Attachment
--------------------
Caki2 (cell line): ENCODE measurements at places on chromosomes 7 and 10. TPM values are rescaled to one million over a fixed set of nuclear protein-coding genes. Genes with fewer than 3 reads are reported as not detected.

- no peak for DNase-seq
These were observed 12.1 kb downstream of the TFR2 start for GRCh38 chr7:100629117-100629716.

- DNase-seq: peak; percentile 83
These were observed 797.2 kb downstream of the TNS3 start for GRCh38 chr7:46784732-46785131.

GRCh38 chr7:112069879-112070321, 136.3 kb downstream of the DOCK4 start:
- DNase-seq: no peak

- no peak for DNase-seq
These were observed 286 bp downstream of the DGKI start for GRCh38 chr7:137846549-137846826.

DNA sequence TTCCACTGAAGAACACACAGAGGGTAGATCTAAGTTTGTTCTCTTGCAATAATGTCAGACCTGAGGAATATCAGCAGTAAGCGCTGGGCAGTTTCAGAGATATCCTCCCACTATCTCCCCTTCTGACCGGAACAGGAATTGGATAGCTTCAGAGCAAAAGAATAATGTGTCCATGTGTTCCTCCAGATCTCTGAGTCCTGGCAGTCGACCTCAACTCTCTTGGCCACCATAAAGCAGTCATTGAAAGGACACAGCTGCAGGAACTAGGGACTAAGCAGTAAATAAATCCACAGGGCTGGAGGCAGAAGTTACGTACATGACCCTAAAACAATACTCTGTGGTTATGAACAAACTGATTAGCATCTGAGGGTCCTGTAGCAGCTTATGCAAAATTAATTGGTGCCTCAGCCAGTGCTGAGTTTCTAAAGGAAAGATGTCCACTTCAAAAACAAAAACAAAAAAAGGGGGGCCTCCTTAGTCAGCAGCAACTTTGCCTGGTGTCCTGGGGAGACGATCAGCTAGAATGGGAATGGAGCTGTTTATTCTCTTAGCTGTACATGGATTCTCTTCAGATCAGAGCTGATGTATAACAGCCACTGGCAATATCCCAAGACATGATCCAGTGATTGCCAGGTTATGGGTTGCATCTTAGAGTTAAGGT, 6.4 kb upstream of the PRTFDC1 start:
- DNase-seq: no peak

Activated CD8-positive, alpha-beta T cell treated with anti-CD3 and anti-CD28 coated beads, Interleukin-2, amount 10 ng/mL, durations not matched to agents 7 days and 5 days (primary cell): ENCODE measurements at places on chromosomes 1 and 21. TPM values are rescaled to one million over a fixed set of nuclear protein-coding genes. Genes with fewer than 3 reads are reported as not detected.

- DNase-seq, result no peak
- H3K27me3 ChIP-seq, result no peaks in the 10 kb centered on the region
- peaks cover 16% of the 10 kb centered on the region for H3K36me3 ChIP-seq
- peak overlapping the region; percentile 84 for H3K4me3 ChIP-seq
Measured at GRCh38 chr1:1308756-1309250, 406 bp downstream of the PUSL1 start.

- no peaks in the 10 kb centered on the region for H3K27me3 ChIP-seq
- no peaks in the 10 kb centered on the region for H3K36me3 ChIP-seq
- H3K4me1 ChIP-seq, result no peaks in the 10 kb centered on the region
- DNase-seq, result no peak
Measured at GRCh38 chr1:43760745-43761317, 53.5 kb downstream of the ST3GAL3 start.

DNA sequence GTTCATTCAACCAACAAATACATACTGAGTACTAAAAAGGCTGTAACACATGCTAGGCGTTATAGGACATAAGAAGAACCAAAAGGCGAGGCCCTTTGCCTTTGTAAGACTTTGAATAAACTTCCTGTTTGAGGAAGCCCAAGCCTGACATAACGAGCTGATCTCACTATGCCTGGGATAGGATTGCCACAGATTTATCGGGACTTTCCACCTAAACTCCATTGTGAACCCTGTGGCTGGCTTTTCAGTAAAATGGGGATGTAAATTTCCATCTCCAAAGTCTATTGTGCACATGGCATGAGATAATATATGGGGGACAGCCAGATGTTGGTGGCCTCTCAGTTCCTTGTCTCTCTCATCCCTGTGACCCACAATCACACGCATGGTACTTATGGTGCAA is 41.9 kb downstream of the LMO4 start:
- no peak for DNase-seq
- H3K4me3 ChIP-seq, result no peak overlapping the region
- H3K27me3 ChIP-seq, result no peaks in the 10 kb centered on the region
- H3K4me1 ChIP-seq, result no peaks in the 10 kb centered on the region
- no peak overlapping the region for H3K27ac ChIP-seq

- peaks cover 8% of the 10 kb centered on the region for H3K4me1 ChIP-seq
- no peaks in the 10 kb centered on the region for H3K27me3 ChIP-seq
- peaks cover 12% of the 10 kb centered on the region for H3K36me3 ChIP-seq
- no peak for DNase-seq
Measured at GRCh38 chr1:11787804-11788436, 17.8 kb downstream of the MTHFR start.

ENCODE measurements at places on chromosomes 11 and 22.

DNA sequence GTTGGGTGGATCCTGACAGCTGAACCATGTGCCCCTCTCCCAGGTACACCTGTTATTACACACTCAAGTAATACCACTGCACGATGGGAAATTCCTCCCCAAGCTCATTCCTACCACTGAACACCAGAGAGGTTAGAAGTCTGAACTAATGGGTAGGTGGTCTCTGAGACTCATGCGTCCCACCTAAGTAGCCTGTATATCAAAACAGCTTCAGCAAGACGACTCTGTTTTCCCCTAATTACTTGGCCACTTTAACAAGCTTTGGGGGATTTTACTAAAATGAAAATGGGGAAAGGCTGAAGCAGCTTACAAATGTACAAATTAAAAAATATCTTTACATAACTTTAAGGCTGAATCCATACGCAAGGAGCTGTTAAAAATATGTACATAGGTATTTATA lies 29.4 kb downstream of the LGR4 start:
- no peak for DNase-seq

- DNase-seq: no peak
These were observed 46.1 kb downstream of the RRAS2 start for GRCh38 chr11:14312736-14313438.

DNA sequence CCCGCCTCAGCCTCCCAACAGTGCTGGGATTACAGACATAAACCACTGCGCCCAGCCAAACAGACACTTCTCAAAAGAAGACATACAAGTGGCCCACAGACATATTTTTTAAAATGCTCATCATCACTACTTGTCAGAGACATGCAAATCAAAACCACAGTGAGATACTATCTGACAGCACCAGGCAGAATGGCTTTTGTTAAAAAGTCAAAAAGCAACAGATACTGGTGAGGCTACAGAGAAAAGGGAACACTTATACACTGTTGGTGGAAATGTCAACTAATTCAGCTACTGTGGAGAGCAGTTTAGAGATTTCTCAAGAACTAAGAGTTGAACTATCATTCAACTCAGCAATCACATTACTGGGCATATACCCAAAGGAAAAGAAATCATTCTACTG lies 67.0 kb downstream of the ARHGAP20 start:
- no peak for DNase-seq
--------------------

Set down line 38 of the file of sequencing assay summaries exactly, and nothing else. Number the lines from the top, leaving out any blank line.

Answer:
These were observed 46.1 kb downstream of the RRAS2 start for GRCh38 chr11:14312736-14313438.